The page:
Tomorrow marks the 46th year of independence Singapore achieved from Malaysia in 1965. One cannot deny the overwhelming achievements this country has made over these 46 years. The people worked hard to have better lives, and against all odds, managed to bring a country from its knees to become an economic miracle we see today. These may sound cheesy to many Singaporeans, who have been reading such sentences since young in their Social Studies textbooks, praising the government’s efforts to bring prosperity and progress to a Third-world country. Indeed, we have come a long way, and today lets give our country an early birthday present, by declaring our loyalty to the country.
Every time I step foot at Changi Airport after my trips overseas, I will always blurt out, ” Hmm, home is still the best.” As I take a taxi with my family for a long trip back home in the west, I would look out of the window and appreciate the long straight boulevard of beautiful trees and bougainvillea flowers, beckoning a welcome back home. Halfway through my journey back home, I would peer out of the window when the taxi reaches Benjamin Sheares Bridge and admire the amazing Singapore skyline at Marina Bay. Sometimes, I would lament about the lack of height in Singapore’s downtown buildings, while other cities in Asia are embarking on an never ending competition of building the tallest and the best. However, I would always think to myself, tall buildings never represent power and wealth of a city or country. Kuala Lumpur and Taipei has some of the tallest buildings in the world, but their GDP per capita cannot be compared to Singapore’s, which is higher than most Scandinavian countries. Burj Dubai may be the tallest building in the world, but Dubai is not gaining as much attention from the world as it thought it should as a major economic centre.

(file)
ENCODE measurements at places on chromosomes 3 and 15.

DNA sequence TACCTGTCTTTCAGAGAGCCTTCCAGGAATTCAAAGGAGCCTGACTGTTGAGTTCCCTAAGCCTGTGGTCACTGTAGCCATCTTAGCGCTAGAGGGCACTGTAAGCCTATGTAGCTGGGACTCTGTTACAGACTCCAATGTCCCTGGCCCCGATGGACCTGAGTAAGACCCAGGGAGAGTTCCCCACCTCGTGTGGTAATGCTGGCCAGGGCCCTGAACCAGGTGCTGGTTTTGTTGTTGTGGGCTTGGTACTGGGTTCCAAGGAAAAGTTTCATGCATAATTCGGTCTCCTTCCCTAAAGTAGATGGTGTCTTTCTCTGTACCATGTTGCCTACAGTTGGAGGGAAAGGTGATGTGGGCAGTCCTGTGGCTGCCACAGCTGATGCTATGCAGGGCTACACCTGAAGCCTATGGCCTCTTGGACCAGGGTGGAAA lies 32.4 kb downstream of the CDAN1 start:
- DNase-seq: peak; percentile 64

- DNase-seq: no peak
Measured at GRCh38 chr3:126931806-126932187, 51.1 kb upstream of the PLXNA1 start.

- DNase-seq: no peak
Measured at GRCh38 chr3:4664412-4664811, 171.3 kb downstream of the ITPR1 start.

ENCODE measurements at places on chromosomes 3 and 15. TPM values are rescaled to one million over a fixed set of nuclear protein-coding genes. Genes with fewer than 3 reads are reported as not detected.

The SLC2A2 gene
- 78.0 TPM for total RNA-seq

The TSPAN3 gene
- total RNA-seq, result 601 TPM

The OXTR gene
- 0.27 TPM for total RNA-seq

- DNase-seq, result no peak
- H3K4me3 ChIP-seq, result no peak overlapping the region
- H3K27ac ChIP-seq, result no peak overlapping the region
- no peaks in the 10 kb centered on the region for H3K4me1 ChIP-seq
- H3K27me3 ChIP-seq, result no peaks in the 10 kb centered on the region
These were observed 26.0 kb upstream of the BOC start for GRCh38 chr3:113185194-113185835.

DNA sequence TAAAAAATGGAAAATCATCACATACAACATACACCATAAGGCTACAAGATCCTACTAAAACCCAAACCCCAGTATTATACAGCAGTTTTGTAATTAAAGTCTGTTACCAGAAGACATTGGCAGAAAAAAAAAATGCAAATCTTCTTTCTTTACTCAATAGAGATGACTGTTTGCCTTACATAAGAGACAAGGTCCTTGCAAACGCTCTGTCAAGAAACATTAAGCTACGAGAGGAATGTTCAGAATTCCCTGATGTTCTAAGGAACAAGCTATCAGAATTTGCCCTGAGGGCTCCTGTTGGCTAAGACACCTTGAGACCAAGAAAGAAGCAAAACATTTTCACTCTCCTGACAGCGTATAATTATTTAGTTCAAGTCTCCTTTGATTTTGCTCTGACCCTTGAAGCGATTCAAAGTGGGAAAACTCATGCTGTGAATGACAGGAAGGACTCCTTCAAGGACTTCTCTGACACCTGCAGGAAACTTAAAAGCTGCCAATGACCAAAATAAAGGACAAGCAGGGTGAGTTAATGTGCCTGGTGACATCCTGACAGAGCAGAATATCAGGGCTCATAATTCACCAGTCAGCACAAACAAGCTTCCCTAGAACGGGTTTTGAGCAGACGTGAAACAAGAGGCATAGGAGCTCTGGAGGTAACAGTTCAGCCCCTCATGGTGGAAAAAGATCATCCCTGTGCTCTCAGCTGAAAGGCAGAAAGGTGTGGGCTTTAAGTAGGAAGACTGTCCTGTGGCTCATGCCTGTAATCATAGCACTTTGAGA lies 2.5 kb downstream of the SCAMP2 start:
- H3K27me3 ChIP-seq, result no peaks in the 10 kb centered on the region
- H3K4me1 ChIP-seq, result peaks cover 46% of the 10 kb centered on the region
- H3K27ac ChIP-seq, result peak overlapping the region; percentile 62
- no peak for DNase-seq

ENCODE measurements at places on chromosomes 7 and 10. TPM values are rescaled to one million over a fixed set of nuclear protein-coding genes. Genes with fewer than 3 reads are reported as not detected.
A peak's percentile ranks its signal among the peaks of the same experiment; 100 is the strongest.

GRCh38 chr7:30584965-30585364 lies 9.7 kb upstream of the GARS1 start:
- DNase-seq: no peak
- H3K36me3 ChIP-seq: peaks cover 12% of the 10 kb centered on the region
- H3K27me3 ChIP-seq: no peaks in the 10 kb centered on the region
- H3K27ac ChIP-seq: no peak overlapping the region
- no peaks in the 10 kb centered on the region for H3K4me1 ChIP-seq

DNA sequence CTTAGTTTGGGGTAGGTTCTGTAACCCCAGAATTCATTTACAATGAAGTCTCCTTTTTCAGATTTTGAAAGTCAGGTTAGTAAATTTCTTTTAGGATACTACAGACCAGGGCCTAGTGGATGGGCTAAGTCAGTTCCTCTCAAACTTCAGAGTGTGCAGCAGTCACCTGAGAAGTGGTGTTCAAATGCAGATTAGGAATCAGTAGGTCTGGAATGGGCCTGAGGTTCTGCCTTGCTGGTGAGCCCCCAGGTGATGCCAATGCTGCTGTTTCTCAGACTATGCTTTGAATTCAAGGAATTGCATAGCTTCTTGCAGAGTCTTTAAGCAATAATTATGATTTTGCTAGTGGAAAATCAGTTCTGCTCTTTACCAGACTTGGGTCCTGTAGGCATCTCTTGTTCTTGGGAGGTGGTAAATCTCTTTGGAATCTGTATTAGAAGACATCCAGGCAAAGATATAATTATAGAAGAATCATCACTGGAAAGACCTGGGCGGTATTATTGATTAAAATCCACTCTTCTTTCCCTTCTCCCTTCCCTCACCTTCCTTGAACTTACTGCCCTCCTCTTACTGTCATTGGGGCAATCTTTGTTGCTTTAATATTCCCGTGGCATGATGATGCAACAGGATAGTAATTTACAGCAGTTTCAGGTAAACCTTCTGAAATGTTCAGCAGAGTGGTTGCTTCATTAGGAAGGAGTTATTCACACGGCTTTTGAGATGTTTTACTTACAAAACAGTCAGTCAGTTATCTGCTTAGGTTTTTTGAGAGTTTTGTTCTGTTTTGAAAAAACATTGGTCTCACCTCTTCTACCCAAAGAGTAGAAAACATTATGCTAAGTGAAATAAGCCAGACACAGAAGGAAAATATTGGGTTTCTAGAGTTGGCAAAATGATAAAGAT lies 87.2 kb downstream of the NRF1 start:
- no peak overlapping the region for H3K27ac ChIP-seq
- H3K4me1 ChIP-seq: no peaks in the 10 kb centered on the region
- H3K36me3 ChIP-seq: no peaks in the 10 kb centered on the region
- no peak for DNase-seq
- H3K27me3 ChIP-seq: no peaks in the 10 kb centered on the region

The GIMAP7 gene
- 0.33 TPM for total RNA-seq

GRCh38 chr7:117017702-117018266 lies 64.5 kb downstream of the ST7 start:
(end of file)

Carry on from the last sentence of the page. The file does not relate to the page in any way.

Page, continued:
Over the years, I have witnessed drastic changes to Singapore’s physical landscape over the years with the emergence of expats from foreign countries as well as foreign labour to in the construction sector amidst the construction and building boom in the late 2000s. While this has led to discomfort among Singaporeans and strain on public facilities and public transport, the government has repeatedly backed their foreign talent policies and cheap labour policies by giving the factors of economic growth and lack of human resources as reasons to bring in more foreigners to help propel Singapore’s economy. The dissatisfaction among Singaporeans grew when the huge influx of foreigners seem to be very noticeable on trains, buses, on the streets, restaurants and even in schools. It seems like the government did not expect Singapore’s population to reach 5 million in such a short period of time, putting a strain on public transport. A government who once pride itself for being pragmatic and forward-looking, actually did not foresee a huge increase in population growth, resulting in the decline of public facilities we see today.
I have heard complains about foreigners snapping up places in the 3 main universities in Singapore, and leaving many Singaporeans who cannot enter these prestigious universities baffled and enraged. Again, they point fingers at the foreigners for taking away what they believed were theirs, and blamed the government for giving priority to foreigners instead of Singaporeans.